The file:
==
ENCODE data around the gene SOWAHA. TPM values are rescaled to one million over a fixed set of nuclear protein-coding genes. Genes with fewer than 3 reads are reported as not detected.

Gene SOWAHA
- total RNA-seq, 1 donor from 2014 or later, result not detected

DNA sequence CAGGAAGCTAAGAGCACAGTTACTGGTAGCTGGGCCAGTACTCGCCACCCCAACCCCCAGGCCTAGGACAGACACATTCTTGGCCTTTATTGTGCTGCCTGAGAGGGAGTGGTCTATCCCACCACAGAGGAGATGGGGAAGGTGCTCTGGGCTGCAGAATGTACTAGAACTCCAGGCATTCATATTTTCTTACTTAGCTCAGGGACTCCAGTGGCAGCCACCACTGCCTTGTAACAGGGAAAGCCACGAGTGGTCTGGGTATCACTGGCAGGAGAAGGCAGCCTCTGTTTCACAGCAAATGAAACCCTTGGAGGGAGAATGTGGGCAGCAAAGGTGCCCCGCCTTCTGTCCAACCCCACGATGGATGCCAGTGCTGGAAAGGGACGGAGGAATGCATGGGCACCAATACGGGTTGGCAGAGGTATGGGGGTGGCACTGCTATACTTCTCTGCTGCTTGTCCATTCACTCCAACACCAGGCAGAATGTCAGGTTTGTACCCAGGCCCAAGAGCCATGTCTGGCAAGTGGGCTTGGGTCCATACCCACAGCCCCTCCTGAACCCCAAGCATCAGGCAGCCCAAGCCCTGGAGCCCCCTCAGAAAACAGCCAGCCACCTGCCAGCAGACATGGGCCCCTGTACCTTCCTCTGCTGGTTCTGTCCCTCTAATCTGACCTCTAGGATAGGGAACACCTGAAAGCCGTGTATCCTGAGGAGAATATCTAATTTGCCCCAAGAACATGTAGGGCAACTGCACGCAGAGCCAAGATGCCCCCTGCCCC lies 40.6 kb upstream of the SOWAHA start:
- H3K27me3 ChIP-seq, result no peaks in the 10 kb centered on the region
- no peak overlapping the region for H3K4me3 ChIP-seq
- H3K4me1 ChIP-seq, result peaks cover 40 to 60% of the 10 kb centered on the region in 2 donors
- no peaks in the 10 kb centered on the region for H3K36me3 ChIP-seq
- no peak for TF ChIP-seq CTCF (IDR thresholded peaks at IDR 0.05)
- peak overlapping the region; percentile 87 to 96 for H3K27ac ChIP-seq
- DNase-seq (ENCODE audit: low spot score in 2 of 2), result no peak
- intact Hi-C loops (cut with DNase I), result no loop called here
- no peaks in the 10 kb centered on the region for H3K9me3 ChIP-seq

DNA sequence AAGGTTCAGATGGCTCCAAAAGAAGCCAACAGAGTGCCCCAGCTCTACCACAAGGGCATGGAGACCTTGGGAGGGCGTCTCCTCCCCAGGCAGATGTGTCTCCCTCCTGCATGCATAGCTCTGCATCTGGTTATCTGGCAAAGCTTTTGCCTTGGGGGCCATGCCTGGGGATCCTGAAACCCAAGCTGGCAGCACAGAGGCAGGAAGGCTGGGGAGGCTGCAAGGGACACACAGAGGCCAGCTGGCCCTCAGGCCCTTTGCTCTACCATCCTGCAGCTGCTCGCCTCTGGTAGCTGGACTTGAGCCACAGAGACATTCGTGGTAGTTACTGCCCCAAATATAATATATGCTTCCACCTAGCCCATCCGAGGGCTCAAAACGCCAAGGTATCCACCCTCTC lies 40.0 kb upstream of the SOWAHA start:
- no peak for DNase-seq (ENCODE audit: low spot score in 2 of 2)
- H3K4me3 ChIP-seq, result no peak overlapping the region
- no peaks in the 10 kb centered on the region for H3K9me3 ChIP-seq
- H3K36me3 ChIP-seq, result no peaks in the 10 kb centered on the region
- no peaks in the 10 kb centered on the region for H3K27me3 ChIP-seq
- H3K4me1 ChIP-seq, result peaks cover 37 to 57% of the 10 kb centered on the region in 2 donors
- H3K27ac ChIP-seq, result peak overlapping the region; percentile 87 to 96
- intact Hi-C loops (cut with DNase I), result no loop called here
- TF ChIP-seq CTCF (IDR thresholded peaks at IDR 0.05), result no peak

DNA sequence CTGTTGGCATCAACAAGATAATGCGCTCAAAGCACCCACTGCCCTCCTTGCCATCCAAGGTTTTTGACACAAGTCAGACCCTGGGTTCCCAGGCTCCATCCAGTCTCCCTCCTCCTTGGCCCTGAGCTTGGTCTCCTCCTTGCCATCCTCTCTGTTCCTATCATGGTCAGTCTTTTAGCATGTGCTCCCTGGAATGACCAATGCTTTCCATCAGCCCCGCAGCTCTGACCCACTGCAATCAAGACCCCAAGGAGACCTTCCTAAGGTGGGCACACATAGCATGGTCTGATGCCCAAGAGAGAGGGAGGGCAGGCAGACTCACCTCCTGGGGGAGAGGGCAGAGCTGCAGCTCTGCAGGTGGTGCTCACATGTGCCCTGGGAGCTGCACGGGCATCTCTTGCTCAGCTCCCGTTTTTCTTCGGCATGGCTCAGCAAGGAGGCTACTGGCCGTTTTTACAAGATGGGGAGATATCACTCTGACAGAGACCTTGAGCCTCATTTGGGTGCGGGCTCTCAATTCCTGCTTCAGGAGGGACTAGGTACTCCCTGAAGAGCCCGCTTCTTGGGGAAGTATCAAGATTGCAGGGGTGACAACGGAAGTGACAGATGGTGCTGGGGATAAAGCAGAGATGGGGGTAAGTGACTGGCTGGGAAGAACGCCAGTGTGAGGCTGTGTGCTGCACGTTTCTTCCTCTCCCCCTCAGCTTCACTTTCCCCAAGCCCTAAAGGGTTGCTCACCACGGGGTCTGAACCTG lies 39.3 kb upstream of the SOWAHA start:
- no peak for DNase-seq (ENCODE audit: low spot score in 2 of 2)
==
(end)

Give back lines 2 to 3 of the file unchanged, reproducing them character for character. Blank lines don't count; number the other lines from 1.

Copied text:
Gene SOWAHA
- total RNA-seq, 1 donor from 2014 or later, result not detected